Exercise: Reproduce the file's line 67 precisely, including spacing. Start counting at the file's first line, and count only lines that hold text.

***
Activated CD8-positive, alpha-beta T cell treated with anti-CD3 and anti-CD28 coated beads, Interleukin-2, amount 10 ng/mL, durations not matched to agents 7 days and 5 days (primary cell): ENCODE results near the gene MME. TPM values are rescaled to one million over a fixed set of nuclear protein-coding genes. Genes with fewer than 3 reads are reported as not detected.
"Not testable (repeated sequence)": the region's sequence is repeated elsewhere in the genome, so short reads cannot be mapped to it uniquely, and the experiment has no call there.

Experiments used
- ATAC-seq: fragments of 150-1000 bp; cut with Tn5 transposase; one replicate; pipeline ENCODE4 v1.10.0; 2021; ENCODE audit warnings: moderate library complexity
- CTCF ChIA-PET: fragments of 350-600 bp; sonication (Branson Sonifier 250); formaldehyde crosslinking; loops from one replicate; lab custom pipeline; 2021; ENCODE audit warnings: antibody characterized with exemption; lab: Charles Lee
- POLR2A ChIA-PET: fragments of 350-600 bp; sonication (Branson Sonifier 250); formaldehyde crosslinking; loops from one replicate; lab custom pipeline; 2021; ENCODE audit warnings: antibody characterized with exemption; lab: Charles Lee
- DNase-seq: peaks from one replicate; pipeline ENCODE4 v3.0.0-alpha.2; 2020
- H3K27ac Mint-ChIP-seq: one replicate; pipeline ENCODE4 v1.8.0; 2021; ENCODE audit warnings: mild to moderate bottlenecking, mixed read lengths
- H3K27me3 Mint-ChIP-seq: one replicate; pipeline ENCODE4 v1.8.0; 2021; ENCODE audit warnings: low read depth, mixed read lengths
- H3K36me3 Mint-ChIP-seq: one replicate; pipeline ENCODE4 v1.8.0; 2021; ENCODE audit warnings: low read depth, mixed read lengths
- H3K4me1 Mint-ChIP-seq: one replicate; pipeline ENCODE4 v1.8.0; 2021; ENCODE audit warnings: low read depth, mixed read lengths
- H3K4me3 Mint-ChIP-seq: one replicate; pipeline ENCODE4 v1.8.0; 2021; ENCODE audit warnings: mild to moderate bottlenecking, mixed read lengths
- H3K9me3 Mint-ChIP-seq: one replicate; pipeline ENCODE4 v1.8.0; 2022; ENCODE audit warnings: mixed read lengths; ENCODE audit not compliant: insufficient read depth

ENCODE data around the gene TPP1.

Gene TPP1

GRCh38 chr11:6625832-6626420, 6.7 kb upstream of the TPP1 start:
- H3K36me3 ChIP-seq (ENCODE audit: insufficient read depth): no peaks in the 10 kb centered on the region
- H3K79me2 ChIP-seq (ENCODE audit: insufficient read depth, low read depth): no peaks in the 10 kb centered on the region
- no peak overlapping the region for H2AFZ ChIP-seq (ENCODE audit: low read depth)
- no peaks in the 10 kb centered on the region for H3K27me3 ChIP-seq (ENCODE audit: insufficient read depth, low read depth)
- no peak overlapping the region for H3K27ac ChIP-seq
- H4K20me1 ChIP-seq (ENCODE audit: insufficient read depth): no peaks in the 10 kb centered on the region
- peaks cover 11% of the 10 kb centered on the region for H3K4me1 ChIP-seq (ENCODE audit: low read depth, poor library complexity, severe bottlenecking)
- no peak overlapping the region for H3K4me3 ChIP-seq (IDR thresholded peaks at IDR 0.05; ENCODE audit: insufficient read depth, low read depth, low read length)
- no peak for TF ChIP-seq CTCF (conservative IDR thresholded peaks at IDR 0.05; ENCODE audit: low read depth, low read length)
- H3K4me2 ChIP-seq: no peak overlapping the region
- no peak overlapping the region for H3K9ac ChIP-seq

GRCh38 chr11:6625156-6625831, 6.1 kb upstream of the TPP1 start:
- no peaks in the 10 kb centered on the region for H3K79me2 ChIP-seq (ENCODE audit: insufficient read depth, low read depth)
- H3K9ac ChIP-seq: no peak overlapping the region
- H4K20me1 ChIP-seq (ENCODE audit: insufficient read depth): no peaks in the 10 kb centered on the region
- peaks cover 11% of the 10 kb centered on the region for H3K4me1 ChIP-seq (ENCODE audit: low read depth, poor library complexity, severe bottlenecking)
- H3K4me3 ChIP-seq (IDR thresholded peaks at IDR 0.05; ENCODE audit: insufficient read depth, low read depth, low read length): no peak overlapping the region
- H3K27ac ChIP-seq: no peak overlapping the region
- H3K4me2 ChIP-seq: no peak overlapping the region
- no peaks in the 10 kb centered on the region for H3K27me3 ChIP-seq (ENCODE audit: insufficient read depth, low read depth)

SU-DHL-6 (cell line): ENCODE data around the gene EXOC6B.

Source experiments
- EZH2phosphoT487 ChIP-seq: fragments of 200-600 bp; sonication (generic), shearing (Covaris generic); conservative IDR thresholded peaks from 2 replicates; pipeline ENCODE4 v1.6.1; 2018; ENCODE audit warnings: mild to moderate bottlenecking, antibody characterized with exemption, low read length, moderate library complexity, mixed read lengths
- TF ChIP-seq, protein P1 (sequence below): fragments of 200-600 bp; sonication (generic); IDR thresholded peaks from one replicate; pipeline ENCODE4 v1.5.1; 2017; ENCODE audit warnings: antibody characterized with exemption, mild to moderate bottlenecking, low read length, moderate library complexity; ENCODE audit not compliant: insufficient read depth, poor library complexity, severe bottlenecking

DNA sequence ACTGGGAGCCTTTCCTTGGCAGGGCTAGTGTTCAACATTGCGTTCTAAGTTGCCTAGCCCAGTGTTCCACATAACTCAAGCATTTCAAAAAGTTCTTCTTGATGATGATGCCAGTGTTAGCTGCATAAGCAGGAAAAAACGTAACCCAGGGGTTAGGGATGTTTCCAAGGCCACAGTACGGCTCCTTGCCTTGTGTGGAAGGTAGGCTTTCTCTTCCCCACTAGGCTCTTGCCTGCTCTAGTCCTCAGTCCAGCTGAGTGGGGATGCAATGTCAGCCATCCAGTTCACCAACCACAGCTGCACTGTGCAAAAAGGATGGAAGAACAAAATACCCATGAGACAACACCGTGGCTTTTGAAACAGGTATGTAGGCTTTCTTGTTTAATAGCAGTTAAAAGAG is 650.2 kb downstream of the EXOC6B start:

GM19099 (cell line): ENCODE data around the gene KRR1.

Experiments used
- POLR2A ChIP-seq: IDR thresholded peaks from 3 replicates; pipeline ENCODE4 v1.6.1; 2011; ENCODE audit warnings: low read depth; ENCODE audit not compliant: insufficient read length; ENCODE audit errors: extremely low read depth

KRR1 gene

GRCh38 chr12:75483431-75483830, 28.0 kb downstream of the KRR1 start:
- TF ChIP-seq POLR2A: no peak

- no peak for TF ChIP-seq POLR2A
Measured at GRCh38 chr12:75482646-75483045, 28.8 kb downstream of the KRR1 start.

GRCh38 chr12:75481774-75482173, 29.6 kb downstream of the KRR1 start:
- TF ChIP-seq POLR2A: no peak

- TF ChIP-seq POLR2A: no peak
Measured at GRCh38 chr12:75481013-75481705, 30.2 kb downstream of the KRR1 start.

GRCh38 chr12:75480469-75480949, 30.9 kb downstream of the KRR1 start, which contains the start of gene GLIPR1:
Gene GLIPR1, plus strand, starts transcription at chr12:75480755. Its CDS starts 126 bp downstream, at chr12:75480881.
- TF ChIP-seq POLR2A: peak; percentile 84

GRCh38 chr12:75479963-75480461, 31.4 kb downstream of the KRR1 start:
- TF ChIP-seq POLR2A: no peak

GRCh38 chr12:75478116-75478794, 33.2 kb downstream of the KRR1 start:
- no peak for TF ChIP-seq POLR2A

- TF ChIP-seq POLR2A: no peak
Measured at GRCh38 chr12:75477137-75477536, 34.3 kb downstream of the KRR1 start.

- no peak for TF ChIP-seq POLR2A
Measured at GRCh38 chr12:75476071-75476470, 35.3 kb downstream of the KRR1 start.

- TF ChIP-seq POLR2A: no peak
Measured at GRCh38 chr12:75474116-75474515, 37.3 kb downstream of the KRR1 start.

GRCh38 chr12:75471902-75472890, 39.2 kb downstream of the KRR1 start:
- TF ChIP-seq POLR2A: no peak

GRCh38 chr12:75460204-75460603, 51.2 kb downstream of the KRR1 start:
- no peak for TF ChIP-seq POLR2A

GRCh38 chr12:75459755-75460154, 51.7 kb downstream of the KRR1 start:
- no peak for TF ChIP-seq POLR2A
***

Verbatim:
GRCh38 chr12:75471902-75472890, 39.2 kb downstream of the KRR1 start: